As Beijing gets ready to welcome dozens of African leaders to the Beijing Summit of the Forum on China Africa Cooperation (FOCAC 2018) in September, many will be wondering whether or not China has lived up to the 2015 FOCAC commitments made in Johannesburg. FOCAC pledges have happened every 3 years since 2000 and I have been analyzing them since 2006. As we prepare for analysis of this new round, this "Real Story" FOCAC Primer should help.
I. The FOCAC cooperation plans are usually funded by different, specific instruments, and different Chinese financiers. The $60 bn pledged at the FOCAC in Johannesburg in 2015 was not all "official foreign aid" and it was not all "loans."
Let's look at the exact language in Xi Jinping's 2015 speech at the Johannesburg FOCAC Summit:
To ensure the successful implementation of these ten cooperation plans, China decides to provide a total of US$60 billion of funding support. It includes US$5 billion of grant and zero-interest loans; US$35 billion of loans of concessional nature on more favorable terms and export credit line; an increase of US$5 billion to the China-Africa Development Fund and the Special Loan for the Development of African SMEs respectively; and the China-Africa Fund for Production Capacity Cooperation with an initial contribution of US$10 billion.To elaborate:
- China Development Bank (commercial)
- responsible for $5 bn for the CAD-Fund: this is equity investment. This pledge represents only an increase in the fund. It is not guaranteed to be disbursed over 3 years (see point 4 below).
- also responsible for the increase of $5 bn for the "Special Loans for the Development of African SMEs". Disbursed over time, probably more than 3 years.
- Ministry of Finance/Ministry of Commerce (concessional)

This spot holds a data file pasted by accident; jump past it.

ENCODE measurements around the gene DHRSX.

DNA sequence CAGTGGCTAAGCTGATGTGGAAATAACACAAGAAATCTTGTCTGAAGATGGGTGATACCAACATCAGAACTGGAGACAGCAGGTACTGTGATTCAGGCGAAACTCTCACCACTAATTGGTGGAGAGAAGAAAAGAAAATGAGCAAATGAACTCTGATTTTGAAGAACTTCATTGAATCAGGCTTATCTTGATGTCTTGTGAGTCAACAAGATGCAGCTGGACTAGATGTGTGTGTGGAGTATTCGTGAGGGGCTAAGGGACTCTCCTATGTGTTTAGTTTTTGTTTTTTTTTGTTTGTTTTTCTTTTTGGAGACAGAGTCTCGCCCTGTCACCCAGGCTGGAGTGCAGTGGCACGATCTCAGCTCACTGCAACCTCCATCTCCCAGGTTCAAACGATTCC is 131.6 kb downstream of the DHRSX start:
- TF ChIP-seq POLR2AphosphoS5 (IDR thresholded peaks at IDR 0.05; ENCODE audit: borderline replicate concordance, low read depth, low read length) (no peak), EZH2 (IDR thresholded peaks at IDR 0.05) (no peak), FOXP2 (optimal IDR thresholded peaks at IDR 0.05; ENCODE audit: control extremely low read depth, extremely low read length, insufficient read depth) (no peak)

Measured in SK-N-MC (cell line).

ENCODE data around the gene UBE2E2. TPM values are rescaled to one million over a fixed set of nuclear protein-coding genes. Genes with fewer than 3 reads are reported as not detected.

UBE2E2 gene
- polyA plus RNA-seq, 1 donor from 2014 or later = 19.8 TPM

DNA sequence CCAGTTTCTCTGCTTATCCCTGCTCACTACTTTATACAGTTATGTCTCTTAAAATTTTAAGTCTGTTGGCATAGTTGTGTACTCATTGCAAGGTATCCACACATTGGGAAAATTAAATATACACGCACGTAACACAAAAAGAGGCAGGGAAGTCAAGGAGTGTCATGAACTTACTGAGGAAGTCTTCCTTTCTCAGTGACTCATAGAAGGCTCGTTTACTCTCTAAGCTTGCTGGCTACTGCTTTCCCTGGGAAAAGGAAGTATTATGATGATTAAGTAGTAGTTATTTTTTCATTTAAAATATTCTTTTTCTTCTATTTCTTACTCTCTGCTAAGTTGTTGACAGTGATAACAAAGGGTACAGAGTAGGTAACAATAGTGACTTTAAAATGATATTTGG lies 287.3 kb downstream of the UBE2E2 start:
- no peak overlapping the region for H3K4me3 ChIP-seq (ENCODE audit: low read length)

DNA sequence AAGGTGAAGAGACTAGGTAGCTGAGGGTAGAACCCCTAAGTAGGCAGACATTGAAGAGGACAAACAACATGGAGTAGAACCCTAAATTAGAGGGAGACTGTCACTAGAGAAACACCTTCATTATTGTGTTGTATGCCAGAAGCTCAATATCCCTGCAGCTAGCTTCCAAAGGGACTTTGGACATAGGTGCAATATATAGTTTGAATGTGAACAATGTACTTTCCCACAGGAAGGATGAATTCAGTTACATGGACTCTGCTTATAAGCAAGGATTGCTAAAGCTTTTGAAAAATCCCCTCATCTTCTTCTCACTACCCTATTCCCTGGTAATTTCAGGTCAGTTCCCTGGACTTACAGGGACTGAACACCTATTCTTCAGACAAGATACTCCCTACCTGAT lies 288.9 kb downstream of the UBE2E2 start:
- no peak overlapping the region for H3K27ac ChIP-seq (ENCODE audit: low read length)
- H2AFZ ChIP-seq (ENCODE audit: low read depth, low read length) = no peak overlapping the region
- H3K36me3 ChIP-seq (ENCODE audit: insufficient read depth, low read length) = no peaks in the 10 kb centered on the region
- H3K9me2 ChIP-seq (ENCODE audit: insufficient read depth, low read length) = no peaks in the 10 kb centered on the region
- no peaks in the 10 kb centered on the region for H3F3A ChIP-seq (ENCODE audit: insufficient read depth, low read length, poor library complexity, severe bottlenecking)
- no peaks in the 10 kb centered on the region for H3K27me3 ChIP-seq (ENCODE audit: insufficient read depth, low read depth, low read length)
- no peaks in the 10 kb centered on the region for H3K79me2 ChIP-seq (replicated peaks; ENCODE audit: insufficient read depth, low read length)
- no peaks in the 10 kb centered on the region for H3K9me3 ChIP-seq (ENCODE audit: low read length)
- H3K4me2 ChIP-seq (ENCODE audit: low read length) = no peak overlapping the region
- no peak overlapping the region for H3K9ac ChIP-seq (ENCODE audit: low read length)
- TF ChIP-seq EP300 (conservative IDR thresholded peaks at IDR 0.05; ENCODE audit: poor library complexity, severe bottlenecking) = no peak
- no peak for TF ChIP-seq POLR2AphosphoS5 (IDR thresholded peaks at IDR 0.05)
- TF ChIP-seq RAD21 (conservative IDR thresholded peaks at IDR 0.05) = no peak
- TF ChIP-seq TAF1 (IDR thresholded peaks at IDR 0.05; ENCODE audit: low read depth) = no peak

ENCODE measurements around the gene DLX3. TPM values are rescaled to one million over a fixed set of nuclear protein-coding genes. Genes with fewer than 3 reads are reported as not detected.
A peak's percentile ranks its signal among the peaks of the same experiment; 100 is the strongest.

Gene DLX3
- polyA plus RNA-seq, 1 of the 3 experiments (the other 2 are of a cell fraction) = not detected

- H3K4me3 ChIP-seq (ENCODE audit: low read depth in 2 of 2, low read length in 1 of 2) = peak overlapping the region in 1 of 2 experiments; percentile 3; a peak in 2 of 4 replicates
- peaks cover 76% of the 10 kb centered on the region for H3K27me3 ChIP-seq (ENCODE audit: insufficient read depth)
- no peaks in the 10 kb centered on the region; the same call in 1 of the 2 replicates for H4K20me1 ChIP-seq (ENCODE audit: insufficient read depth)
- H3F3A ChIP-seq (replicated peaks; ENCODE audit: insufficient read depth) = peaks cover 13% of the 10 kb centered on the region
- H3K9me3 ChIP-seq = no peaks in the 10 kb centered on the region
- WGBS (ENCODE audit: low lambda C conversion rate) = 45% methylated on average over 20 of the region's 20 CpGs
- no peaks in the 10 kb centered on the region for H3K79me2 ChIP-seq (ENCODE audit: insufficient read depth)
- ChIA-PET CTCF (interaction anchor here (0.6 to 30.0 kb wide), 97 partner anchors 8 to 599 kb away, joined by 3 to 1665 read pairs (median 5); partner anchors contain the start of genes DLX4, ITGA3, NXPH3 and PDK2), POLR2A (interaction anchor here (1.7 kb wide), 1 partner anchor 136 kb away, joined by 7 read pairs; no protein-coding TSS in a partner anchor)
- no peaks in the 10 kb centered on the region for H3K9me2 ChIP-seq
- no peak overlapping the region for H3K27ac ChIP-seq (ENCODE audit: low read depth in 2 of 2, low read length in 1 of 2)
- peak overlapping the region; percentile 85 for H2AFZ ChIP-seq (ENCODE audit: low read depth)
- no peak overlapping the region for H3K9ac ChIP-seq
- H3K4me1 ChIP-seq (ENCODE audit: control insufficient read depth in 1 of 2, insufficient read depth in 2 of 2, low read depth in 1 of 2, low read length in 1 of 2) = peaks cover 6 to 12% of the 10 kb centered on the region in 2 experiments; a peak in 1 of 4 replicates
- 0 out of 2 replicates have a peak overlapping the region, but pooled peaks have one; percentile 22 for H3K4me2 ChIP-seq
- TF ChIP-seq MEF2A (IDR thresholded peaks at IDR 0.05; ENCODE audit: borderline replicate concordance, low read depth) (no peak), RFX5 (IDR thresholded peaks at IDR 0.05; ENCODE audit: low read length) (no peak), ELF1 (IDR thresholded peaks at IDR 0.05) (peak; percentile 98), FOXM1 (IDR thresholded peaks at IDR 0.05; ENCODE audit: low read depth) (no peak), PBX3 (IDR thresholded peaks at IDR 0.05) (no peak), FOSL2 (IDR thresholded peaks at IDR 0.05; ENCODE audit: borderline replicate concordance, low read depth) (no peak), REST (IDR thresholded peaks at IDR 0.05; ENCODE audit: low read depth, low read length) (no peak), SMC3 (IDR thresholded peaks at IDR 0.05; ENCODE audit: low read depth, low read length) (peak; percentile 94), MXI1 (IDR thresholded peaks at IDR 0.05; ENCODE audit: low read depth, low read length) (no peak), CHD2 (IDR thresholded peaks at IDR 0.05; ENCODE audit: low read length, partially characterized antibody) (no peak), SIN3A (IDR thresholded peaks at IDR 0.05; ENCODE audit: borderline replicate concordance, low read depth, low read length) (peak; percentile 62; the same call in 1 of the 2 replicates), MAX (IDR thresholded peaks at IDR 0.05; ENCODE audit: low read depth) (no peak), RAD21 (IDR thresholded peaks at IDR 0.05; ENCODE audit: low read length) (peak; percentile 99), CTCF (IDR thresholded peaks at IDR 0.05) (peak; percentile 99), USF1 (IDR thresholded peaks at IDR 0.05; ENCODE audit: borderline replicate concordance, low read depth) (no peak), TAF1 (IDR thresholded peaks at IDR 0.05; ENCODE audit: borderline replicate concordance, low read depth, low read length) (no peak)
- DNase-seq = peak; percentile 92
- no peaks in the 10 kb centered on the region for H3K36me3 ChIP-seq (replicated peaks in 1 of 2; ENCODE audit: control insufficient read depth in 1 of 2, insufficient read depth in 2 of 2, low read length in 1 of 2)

- $5 bn for grants and zero-interest loans. These are administered directly by the Ministry of Commerce. They should all be disbursed by now.
- China Eximbank (mixed)
- $35 bn of concessional foreign aid loans and preferential export credits AND export credit lines. Concessional loans and preferential export credits are only provided by China Eximbank. The inclusion of "export credit line" was new for FOCAC pledges. This could signal commercial rate lines of credit (which China Eximbank also provides) or it could mean the inclusion of China Development Bank. All should be disbursed by now.
- $10 bn for the China-Africa Fund for Production Capacity Cooperation. This is also an investment fund and is administered by China Eximbank and SAFE (the State Administration of Foreign Exchange, in charge of China's foreign reserves). Disbursed over time.
II. Why would it be a mistake to assume that all Chinese loans to Africa are part of the FOCAC pledges?
At the China-Africa Research Initiative (CARI) at SAIS, we track all Chinese loans in Africa. The two policy banks -- China Eximbank and China Development Bank provide most of them. But we now see China's commercial banks --- ICBC, Bank of China, etc. -- making commercial loans in Africa.
Our CARI database suggests that in the past, only China Eximbank's preferential and concessional loans were included as part of FOCAC's general pledges. For example, our CARI database loan totals for 2013-2015, the last FOCAC period, come to over $42.5 bn -- including suppliers credits, ICBC, CDB, etc. But the FOCAC pledge for that period was only $20 bn. So only about half of that would be specific to FOCAC and reflect the fulfillment of Chinese pledges.
Indeed, a quick look at the loans by lender shows that during that period, China Eximbank committed or disbursed $26.4 bn out of that total. They are the main player for China's loans in FOCAC. Given China Development Bank's more commercial orientation, this is almost certainly going to continue.
III. Some FOCAC commitments are open-ended in time frame and will roll out over more than 3 years.
As one Chinese diplomat told me in 2015, implementing these pledges will go "most likely beyond 3 years or even longer."
For example, at the 2006 FOCAC Summit, Beijing pledged to help set up 3 to 5 trade and economic cooperation zones in Africa. As our research showed, this pledge was not concluded until 2012. The initiative was led by Chinese companies, not Beijing. Negotiating, securing land for the zones, advertising them: it all took far more than 3 years.
CARI will be publishing more analyses in the lead up to FOCAC here on our blog and on our website. Stay tuned!